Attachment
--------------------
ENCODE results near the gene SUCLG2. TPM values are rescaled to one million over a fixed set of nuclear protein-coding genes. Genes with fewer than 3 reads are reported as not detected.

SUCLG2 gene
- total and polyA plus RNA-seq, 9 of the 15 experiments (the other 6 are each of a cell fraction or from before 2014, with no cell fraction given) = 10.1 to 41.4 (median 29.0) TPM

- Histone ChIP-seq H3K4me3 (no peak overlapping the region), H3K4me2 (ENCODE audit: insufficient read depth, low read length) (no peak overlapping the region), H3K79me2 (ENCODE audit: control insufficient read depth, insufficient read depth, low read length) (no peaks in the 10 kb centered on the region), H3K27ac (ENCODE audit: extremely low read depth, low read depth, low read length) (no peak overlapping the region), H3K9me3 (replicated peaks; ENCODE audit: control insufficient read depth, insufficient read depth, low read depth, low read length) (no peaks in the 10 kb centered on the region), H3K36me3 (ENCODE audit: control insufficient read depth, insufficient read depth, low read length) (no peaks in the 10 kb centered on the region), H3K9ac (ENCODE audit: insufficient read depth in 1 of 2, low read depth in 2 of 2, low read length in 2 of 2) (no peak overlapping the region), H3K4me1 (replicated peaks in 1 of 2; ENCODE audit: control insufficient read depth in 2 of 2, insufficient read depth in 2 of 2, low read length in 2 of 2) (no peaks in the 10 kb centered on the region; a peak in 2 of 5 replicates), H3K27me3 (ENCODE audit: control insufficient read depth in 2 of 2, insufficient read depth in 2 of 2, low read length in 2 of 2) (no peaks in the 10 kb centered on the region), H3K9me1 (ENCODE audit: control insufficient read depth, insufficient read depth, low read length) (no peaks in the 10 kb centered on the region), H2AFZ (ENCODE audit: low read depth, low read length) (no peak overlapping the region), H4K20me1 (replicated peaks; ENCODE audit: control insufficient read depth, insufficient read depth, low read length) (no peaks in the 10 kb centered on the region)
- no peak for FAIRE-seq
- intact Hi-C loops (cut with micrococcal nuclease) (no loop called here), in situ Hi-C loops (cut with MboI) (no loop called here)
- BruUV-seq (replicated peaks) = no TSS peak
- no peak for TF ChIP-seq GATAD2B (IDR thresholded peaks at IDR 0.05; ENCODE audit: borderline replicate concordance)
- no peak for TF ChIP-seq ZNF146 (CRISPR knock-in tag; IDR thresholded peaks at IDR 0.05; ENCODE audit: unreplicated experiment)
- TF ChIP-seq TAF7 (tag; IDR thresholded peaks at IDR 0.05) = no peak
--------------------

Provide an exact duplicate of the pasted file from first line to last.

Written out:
ENCODE results near the gene SUCLG2. TPM values are rescaled to one million over a fixed set of nuclear protein-coding genes. Genes with fewer than 3 reads are reported as not detected.

SUCLG2 gene
- total and polyA plus RNA-seq, 9 of the 15 experiments (the other 6 are each of a cell fraction or from before 2014, with no cell fraction given) = 10.1 to 41.4 (median 29.0) TPM

- Histone ChIP-seq H3K4me3 (no peak overlapping the region), H3K4me2 (ENCODE audit: insufficient read depth, low read length) (no peak overlapping the region), H3K79me2 (ENCODE audit: control insufficient read depth, insufficient read depth, low read length) (no peaks in the 10 kb centered on the region), H3K27ac (ENCODE audit: extremely low read depth, low read depth, low read length) (no peak overlapping the region), H3K9me3 (replicated peaks; ENCODE audit: control insufficient read depth, insufficient read depth, low read depth, low read length) (no peaks in the 10 kb centered on the region), H3K36me3 (ENCODE audit: control insufficient read depth, insufficient read depth, low read length) (no peaks in the 10 kb centered on the region), H3K9ac (ENCODE audit: insufficient read depth in 1 of 2, low read depth in 2 of 2, low read length in 2 of 2) (no peak overlapping the region), H3K4me1 (replicated peaks in 1 of 2; ENCODE audit: control insufficient read depth in 2 of 2, insufficient read depth in 2 of 2, low read length in 2 of 2) (no peaks in the 10 kb centered on the region; a peak in 2 of 5 replicates), H3K27me3 (ENCODE audit: control insufficient read depth in 2 of 2, insufficient read depth in 2 of 2, low read length in 2 of 2) (no peaks in the 10 kb centered on the region), H3K9me1 (ENCODE audit: control insufficient read depth, insufficient read depth, low read length) (no peaks in the 10 kb centered on the region), H2AFZ (ENCODE audit: low read depth, low read length) (no peak overlapping the region), H4K20me1 (replicated peaks; ENCODE audit: control insufficient read depth, insufficient read depth, low read length) (no peaks in the 10 kb centered on the region)
- no peak for FAIRE-seq
- intact Hi-C loops (cut with micrococcal nuclease) (no loop called here), in situ Hi-C loops (cut with MboI) (no loop called here)
- BruUV-seq (replicated peaks) = no TSS peak
- no peak for TF ChIP-seq GATAD2B (IDR thresholded peaks at IDR 0.05; ENCODE audit: borderline replicate concordance)
- no peak for TF ChIP-seq ZNF146 (CRISPR knock-in tag; IDR thresholded peaks at IDR 0.05; ENCODE audit: unreplicated experiment)
- TF ChIP-seq TAF7 (tag; IDR thresholded peaks at IDR 0.05) = no peak